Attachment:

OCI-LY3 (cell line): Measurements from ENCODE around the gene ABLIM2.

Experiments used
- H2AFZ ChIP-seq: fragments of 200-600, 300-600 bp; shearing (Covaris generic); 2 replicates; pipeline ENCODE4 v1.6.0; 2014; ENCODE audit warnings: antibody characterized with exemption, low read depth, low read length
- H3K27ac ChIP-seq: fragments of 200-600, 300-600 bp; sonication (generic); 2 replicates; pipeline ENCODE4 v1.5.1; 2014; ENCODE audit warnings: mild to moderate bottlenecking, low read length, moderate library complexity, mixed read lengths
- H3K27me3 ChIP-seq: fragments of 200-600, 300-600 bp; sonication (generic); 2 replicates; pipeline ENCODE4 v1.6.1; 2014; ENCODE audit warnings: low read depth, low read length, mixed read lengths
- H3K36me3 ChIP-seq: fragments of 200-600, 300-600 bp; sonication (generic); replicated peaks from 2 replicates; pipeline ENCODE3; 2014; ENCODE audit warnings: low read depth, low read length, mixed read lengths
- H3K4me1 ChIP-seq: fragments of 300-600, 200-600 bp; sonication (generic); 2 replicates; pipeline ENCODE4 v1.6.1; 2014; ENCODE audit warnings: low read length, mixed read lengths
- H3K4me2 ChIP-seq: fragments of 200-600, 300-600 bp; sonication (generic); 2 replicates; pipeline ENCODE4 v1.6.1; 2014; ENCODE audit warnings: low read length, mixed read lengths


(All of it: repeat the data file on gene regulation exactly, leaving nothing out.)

OCI-LY3 (cell line): Measurements from ENCODE around the gene ABLIM2.

Experiments used
- H2AFZ ChIP-seq: fragments of 200-600, 300-600 bp; shearing (Covaris generic); 2 replicates; pipeline ENCODE4 v1.6.0; 2014; ENCODE audit warnings: antibody characterized with exemption, low read depth, low read length
- H3K27ac ChIP-seq: fragments of 200-600, 300-600 bp; sonication (generic); 2 replicates; pipeline ENCODE4 v1.5.1; 2014; ENCODE audit warnings: mild to moderate bottlenecking, low read length, moderate library complexity, mixed read lengths
- H3K27me3 ChIP-seq: fragments of 200-600, 300-600 bp; sonication (generic); 2 replicates; pipeline ENCODE4 v1.6.1; 2014; ENCODE audit warnings: low read depth, low read length, mixed read lengths
- H3K36me3 ChIP-seq: fragments of 200-600, 300-600 bp; sonication (generic); replicated peaks from 2 replicates; pipeline ENCODE3; 2014; ENCODE audit warnings: low read depth, low read length, mixed read lengths
- H3K4me1 ChIP-seq: fragments of 300-600, 200-600 bp; sonication (generic); 2 replicates; pipeline ENCODE4 v1.6.1; 2014; ENCODE audit warnings: low read length, mixed read lengths
- H3K4me2 ChIP-seq: fragments of 200-600, 300-600 bp; sonication (generic); 2 replicates; pipeline ENCODE4 v1.6.1; 2014; ENCODE audit warnings: low read length, mixed read lengths